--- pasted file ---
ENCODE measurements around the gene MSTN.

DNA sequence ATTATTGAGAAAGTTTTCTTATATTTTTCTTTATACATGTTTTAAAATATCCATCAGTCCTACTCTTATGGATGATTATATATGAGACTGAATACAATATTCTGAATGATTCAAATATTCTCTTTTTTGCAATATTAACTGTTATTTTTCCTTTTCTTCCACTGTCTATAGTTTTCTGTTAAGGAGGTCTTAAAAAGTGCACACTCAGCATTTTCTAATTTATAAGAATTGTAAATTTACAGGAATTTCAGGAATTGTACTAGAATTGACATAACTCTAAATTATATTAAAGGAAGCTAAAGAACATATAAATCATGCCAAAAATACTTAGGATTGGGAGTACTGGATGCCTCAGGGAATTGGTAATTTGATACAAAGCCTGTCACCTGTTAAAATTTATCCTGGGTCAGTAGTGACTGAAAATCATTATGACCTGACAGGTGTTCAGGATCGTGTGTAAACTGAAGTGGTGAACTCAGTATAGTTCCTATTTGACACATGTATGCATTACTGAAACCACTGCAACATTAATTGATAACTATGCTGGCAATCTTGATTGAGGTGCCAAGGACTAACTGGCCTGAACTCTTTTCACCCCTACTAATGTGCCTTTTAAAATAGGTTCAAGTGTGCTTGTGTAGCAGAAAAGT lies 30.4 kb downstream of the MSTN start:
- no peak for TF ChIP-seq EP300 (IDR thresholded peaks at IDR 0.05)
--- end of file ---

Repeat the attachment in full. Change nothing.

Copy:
ENCODE measurements around the gene MSTN.

DNA sequence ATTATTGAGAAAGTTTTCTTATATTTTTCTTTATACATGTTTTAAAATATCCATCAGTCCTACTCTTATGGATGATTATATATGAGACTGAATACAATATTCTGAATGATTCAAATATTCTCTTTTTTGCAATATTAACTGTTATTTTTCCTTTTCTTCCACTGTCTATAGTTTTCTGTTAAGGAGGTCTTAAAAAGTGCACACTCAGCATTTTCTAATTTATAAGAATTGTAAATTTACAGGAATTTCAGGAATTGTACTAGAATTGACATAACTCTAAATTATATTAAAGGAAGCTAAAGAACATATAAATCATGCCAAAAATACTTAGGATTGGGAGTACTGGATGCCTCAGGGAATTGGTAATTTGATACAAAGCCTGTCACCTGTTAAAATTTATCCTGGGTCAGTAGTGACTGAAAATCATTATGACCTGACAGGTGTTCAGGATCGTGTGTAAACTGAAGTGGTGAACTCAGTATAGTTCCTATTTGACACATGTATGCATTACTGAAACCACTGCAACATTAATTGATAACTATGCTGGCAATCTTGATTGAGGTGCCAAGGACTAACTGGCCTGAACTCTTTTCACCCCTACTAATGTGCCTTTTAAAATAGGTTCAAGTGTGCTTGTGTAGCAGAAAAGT lies 30.4 kb downstream of the MSTN start:
- no peak for TF ChIP-seq EP300 (IDR thresholded peaks at IDR 0.05)